Dark Skies Information


Map of Dark Sky Protected Locations


The BiophereSmart Initiative in partnership with UNESCO's Man and the Biosphere Programme (MAB) and supported by the Starlight Initiative has created a very useful interactive world map, listing Astronomical Heritage Sites in conjunction with Dark Sky Protected Areas.

View the interactive dark sky protected areas map with information sourced from various organisations, as detailed below. 

Read on for information on key Dark Sky Places and important resources.


The International Dark Sky Association

What is an International Dark Sky Place?

The International Dark Sky Places Program promotes preservation and protection of night skies across the globe. Areas include communities, parks and reserves.


Certified International Dark Sky Reserves

“Framed by the trees”: photograph by Babak A.

“Framed by the trees”: photograph by Babak A. Tafreshi, TWAN

The International Dark Sky Association defines a Dark Sky Reserve as a public or private land possessing an exceptional or distinguished quality of starry nights and a nocturnal environment that is specifically protected for its scientific, natural, educational, cultural, heritage and/or public enjoyment mission of a large peripheral area.

Key certified reserves featuring gold star status—where a complete collection of certain sky phenomena can be seen—include the Aoraki Mackenzie Reserve in New Zealand, the NamibRand Nature Reserve in Namibia and the Kerry Dark Sky Reserve in Ireland. There are only a handful of reserves with current official status: see here for the full list of Dark Sky Reserves.


Certified International Dark Sky Parks

An official Dark Sky Park is defined by the International Dark Sky Association (IDA) as a park or other public land possessing exceptional starry skies and a natural nocturnal habitat where light pollution is mitigated and natural darkness is valuable as an important educational, cultural, scenic, and natural resources. View a complete list of Dark Sky Parks, featuring magnificent star-viewing locations such as the Galloway Forest Park in Scotland, the Natural Bridges National Monument in Utah, US and the Northumberland National Park and Kielder Water Forest Park in Northumberland, England.


International Dark Sky Communities

International Dark Sky Communities are defined by the IDA as a town, city, municipality, or other legally organized community that has shown exceptional dedication to the preservation of the night sky through the implementation and enforcement of quality lighting codes, dark sky education, and citizen support of dark skies. See the complete list of International Dark Sky Communities.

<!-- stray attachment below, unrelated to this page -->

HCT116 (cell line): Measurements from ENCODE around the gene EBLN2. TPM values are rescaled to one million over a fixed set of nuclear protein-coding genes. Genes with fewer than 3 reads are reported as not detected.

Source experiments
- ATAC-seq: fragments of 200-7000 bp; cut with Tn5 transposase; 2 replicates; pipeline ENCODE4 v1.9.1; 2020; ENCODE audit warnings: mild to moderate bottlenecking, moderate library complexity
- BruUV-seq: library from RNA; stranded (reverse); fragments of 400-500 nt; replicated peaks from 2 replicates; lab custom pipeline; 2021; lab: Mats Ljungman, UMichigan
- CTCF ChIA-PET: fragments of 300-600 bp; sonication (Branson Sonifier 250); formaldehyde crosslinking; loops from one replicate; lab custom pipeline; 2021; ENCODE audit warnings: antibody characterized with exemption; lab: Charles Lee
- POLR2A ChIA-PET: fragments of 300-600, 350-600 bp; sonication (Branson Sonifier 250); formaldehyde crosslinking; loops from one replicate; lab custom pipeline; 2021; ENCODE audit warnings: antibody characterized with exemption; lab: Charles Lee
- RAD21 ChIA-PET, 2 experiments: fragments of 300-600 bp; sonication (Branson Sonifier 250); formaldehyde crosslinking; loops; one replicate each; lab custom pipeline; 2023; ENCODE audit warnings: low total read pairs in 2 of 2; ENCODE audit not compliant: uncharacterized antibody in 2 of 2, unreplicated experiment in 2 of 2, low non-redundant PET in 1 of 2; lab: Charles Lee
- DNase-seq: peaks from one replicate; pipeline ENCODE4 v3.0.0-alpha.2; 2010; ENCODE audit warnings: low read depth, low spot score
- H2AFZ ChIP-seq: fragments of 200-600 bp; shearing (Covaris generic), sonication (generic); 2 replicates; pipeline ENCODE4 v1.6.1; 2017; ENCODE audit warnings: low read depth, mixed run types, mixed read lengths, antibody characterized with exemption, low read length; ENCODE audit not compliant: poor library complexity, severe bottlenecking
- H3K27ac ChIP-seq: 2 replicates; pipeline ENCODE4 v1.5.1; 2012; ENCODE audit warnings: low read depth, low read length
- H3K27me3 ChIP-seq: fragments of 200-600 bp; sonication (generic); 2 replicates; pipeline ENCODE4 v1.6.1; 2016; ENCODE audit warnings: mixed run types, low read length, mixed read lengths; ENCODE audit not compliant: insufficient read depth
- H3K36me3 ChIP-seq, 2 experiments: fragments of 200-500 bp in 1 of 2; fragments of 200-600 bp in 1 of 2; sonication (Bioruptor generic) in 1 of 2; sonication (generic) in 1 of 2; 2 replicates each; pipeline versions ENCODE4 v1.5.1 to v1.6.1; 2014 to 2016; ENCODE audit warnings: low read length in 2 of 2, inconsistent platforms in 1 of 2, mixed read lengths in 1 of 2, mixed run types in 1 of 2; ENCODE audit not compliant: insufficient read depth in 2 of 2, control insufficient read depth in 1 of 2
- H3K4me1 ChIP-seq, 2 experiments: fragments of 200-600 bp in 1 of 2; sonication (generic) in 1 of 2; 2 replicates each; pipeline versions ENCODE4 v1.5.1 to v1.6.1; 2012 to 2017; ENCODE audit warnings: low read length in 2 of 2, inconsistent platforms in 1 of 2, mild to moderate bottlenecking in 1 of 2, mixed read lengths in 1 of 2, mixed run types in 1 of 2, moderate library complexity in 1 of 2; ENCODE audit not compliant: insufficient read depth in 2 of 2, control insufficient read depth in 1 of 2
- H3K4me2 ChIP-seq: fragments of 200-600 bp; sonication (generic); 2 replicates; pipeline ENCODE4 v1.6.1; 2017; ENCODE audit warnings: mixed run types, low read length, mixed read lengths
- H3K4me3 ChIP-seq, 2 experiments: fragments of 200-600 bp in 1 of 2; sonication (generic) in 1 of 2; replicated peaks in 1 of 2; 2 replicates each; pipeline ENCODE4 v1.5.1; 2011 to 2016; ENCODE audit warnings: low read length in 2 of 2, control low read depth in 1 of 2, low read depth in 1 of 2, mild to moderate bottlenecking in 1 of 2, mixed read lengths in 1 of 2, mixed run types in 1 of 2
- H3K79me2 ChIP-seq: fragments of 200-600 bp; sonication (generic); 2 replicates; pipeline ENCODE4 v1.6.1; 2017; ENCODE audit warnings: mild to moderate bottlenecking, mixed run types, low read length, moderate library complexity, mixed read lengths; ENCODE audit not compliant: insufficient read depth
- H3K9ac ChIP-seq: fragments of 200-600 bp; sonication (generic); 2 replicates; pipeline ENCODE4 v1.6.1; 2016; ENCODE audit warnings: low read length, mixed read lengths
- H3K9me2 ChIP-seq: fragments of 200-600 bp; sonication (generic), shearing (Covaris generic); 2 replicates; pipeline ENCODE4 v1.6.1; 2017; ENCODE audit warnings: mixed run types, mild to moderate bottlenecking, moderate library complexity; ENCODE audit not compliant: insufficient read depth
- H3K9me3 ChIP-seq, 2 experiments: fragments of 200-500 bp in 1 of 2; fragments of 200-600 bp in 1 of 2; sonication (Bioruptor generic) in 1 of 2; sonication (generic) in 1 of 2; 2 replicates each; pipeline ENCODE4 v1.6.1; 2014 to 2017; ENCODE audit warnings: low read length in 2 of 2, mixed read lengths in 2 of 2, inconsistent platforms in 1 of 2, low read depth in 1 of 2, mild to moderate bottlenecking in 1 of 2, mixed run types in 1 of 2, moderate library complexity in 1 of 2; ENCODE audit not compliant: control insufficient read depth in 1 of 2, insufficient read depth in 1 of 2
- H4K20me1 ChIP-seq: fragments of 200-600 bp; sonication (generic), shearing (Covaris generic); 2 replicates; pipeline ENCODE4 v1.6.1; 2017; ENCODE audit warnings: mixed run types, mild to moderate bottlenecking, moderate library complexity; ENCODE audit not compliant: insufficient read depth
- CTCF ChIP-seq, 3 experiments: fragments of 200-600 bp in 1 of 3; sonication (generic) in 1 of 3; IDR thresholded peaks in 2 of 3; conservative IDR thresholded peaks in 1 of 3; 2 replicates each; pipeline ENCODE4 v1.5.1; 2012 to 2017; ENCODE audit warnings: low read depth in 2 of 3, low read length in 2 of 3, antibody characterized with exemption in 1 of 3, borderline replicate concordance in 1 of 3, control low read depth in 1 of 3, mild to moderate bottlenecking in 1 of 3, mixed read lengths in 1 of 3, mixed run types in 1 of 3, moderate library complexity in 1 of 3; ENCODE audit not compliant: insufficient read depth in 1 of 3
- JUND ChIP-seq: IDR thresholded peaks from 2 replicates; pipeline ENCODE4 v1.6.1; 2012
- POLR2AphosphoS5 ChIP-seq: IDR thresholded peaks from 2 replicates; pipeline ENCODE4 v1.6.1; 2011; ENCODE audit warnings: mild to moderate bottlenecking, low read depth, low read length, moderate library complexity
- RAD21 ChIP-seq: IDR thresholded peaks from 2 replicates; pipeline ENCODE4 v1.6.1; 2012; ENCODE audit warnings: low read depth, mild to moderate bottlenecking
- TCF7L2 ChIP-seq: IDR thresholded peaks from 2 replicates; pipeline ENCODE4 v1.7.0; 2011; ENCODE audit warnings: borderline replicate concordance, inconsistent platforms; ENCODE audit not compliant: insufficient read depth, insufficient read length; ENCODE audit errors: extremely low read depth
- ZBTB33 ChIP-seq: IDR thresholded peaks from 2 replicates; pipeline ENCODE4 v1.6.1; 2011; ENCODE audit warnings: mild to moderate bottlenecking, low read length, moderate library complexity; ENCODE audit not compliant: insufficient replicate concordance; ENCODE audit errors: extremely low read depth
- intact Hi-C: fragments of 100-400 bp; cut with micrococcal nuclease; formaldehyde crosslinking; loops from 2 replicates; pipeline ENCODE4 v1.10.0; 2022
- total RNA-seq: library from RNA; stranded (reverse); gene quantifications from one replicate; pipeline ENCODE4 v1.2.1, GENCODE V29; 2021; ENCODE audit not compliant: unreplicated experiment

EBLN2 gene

World List of Dark Sky Places

Established in 2009, the IUCN Dark Skies Advisory Group (DSAG) provides advice and guidance on behalf of the International Union for Conservation of Nature (IUCN) to other bodies in regards to light pollution and dark sky values, in particular as they relate to the ecological and commemorative integrity, visitor appreciation and public understanding of protected areas, and the long term maintenance of dark sky values for future generations.

World List of Dark Sky Places (as of 26 November 2017)


The Starlight Initiative

Starlight over the Church of the Good Shepherd, Te

Starlight over the Church of the Good Shepherd, Tekapo, New Zealand. Photograph © Fraser Gunn


An objective of the Starlight Initiative has been to promote international action in defence of the quality of the night sky and the observation of the stars, reinforcing the right to their enjoyment and use as a scientific, cultural and environmental resource and a vector of technological development to the benefit of mankind.

Read the full Declaration in Defence of the Night Sky and the Right to Starlight (in English or Spanish).

Read more about on this portal about exceptional sky-viewing sites and case study areas.


The Starlight Foundation

The Starlight Foundation is a non-profit organization whose primary purpose is to develop programs and actions to provide a different way of protecting and defending the sky and of valuing it as a resource necessary for life and the intangible heritage of humanity.

A certification system is used to accredit areas with excellent sky quality due to protection and conservation. This system is supported by the UN World Tourism Organization (UNWTO) and the International Astronomical Union (IAU).


What is a Starlight Reserve?

A Starlight Reserve is a protected natural area where a commitment to protecting the quality of the night sky and access to starlight is established

View a list of Starlight Reserves and information about Starlight Tourist Destinations